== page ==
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Consumer Protection

  • October 5, 2018

    6th Circ. Affirms Widow's Federal Black Lung Benefits

    The Sixth Circuit on Friday upheld an administrative law judge's finding that the operator of a coal-loading terminal owes black lung benefits to a worker’s widow, saying the terminal didn’t overcome the legal presumption that longtime coal workers have black lung.

  • October 5, 2018

    Crunch Gym Asks 9th Circ. To Rethink TCPA Revival Ruling

    Crunch San Diego LLC asked the Ninth Circuit on Thursday to reconsider its revival of a proposed class action accusing the gym chain of spamming members' cellphones, arguing that the ruling's broad definition of what constitutes an autodialer under the Telephone Consumer Protection Act conflicts with statutory text, legislative history and the court’s prior decisions.

  • October 5, 2018

    Tobacco Warning Labels Ready By 2021 At Earliest, FDA Says

    The U.S. Food and Drug Administration said in court documents Friday the earliest it can finish revamping tobacco warning labels is summer 2021, explaining the government can't rush building an arsenal of research and public input on graphic, full-color warnings that Big Tobacco already once derailed.

  • October 5, 2018

    Preliminary Privacy Settlement Over BART App OK'd By Judge

    A California federal magistrate judge has approved a preliminary settlement for a class that claims Bay Area Rapid Transit secretly collected riders' personal information through a mobile app promoted as a public safety measure.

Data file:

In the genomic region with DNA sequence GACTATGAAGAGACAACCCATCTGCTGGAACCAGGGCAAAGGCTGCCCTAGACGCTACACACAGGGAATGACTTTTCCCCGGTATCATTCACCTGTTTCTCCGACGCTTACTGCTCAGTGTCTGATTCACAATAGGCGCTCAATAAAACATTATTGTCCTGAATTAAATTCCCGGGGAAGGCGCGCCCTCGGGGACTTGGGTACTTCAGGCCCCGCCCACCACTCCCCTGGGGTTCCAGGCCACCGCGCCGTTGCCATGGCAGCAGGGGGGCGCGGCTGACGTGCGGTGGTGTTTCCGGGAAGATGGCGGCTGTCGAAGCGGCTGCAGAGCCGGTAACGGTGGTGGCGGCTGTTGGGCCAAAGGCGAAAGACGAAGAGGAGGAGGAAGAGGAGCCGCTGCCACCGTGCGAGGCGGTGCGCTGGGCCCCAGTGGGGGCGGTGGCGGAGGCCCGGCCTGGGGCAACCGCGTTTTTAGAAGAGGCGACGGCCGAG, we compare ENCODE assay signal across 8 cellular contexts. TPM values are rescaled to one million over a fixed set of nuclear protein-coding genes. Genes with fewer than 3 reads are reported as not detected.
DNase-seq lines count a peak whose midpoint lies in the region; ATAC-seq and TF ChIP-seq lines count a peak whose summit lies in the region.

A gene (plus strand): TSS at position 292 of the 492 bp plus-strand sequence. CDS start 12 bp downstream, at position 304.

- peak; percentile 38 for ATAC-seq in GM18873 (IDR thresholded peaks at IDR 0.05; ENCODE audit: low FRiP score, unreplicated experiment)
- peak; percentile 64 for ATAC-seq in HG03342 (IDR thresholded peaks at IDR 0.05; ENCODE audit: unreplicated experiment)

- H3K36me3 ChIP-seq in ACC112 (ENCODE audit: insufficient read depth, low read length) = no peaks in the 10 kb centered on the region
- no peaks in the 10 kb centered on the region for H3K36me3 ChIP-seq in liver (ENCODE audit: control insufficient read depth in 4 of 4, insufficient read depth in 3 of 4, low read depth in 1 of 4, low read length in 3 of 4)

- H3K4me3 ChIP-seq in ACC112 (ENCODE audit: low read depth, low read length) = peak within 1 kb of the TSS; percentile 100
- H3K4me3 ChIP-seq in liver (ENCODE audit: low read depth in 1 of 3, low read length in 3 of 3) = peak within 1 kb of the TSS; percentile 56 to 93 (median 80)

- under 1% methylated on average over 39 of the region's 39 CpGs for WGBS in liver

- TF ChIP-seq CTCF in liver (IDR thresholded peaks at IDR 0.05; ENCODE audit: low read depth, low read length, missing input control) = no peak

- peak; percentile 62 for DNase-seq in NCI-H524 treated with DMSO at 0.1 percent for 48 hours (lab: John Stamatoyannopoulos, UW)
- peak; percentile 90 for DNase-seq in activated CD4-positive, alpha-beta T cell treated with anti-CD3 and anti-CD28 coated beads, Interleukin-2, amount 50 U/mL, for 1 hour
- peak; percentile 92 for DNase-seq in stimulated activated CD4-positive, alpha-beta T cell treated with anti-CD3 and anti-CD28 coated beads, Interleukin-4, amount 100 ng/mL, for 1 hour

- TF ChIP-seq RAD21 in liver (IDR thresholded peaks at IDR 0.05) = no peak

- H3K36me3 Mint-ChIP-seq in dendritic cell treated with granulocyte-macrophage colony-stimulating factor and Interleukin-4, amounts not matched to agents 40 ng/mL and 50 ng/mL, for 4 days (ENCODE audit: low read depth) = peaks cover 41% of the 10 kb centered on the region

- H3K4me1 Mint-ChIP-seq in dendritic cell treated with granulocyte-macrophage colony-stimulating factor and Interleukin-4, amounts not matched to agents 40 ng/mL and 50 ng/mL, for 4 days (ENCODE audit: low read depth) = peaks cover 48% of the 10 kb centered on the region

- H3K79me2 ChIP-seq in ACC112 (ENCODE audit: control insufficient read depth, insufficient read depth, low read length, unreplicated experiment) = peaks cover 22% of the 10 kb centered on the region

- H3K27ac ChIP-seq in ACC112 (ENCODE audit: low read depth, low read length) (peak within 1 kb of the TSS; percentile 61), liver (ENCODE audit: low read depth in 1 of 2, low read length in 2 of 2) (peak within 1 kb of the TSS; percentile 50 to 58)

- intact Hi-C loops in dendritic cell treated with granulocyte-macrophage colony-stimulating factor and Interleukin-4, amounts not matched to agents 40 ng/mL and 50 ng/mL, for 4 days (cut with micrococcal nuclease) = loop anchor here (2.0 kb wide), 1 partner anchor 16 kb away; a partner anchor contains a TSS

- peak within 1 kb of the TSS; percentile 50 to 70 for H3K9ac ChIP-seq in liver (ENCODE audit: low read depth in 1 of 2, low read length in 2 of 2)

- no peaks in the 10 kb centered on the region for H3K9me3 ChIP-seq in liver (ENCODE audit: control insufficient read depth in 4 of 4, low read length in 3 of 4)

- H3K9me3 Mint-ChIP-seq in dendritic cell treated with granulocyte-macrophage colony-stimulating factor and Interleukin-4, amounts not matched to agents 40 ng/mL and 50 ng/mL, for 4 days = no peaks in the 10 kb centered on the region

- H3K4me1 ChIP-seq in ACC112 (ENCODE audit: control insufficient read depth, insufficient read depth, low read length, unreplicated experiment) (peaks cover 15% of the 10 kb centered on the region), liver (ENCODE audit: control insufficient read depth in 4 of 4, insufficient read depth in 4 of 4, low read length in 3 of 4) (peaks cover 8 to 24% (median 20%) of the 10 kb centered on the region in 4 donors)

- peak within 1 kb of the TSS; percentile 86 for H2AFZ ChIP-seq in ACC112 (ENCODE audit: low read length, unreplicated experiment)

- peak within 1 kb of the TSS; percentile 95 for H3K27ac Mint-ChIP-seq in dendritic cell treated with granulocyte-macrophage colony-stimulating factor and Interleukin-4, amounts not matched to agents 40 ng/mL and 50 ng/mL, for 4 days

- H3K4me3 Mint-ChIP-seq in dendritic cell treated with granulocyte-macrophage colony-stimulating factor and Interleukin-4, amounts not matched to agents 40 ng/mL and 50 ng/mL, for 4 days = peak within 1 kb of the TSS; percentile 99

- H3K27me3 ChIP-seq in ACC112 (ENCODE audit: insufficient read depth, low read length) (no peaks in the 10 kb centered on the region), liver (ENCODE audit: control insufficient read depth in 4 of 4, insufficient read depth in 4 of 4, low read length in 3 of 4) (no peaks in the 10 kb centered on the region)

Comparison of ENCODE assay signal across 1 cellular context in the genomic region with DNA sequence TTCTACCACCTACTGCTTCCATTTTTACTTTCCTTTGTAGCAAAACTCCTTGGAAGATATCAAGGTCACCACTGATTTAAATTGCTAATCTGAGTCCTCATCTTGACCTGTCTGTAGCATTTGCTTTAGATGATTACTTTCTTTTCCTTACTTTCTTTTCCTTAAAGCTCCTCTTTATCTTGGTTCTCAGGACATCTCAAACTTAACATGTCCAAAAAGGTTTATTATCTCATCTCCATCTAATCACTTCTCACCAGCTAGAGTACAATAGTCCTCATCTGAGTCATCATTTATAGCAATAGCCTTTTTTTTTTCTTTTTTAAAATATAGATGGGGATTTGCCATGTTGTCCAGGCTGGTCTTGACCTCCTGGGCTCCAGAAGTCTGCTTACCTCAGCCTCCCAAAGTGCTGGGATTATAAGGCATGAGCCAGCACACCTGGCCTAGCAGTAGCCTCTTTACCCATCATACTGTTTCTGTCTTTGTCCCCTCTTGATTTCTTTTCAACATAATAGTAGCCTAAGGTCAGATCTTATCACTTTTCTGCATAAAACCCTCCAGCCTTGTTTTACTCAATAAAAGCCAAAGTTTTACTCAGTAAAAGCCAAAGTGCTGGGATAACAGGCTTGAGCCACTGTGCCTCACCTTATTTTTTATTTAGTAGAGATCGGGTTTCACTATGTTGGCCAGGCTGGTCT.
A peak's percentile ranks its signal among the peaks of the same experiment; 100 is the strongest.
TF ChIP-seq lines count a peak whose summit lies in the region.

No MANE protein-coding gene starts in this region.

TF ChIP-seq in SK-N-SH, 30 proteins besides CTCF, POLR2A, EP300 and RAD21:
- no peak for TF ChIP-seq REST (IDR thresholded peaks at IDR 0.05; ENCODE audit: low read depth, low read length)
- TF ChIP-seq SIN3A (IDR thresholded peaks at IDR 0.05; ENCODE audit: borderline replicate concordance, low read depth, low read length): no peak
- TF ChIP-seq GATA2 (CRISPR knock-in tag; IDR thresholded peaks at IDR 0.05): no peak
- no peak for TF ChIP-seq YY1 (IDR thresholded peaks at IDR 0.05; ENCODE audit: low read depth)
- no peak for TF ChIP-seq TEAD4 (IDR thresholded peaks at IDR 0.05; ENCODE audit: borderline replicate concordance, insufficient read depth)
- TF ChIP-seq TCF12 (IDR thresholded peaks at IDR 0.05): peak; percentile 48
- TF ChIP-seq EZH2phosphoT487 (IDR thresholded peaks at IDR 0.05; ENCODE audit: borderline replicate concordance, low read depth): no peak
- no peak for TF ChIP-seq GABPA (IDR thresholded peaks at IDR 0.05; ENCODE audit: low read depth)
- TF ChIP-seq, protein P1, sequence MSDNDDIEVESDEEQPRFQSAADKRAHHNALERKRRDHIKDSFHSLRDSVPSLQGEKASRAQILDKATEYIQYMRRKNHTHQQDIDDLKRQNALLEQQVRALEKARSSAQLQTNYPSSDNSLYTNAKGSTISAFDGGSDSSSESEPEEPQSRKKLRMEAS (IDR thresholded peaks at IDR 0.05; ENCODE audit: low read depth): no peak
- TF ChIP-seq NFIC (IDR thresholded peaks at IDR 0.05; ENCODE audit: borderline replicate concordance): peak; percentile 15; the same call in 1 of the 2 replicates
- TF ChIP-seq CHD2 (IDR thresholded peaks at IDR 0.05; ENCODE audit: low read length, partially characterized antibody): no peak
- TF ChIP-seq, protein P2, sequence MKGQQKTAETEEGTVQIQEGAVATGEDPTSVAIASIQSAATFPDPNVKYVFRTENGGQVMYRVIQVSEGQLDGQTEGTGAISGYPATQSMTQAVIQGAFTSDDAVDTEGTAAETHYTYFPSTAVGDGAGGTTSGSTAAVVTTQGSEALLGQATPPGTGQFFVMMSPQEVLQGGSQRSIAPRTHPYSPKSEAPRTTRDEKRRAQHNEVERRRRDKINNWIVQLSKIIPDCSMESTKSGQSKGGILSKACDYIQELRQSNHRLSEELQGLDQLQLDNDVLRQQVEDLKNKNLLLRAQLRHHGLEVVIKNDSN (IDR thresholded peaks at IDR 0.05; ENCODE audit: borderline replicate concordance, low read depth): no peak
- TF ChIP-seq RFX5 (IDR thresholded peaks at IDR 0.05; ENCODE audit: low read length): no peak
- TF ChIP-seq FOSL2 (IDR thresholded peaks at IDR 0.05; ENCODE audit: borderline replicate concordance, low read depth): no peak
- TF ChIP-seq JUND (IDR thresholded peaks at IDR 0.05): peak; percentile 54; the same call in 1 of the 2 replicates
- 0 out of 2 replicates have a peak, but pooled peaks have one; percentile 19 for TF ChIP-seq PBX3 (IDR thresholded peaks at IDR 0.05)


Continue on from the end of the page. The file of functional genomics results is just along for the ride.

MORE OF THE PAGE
• October 5, 2018

    Apple Wants To Hang Up FaceTime Failure Suit

    Apple Inc. has urged a California federal court to toss a consumer class action alleging the tech giant intentionally broke the FaceTime video chat service on older iPhones, arguing iPhone 4 customers didn't adequately back up their damages claims and were improperly suing over the company's design choices.

  • October 5, 2018

    Kanye West Fights Cert. Bid In Suit Over Tidal Release Tweet

    Kanye West has asked a New York federal judge not to certify a class of fans who say he tricked them into subscribing to music streaming service Tidal and turning over their personal data, arguing that it's unclear that the listeners relied on or even saw a misleading tweet from the rapper before joining the site.

  • October 5, 2018

    2 Consumer Groups Hit Conn. Bank With Redlining Suit

    Connecticut-based Liberty Bank violated federal housing law by systematically discriminating against African American and Latino residential mortgage applicants by denying them credit at much higher rates than white applicants, according to a complaint filed by two consumer groups Thursday in federal court.

  • October 5, 2018

    Consumers In Roof Shingle MDL Seek OK On $30M Deal

    Roof shingle maker IKO Manufacturing and a proposed class of customers who say the company’s shingles deteriorated earlier than promised have reached a $30 million deal to end the multidistrict litigation, attorneys for the plaintiffs told an Illinois federal judge.

  • October 5, 2018

    Ticket Brokers Praise Feds' Examination Of Ticketmaster

    The National Association of Ticket Brokers is praising federal antitrust enforcers' decisions to examine the online ticket industry amid numerous complaints by consumers and competitors that companies like Ticketmaster are driving up costs for consumers.

  • October 4, 2018

    Counties Seek 9th Circ. Revival Of VW Emissions Claims

    Counties in Florida and Utah asked the Ninth Circuit on Thursday to revive their claims alleging Volkswagen AG violated local rules over tampering with emissions software in its vehicles, arguing that the district court was wrong to find that the claims are preempted by the Clean Air Act.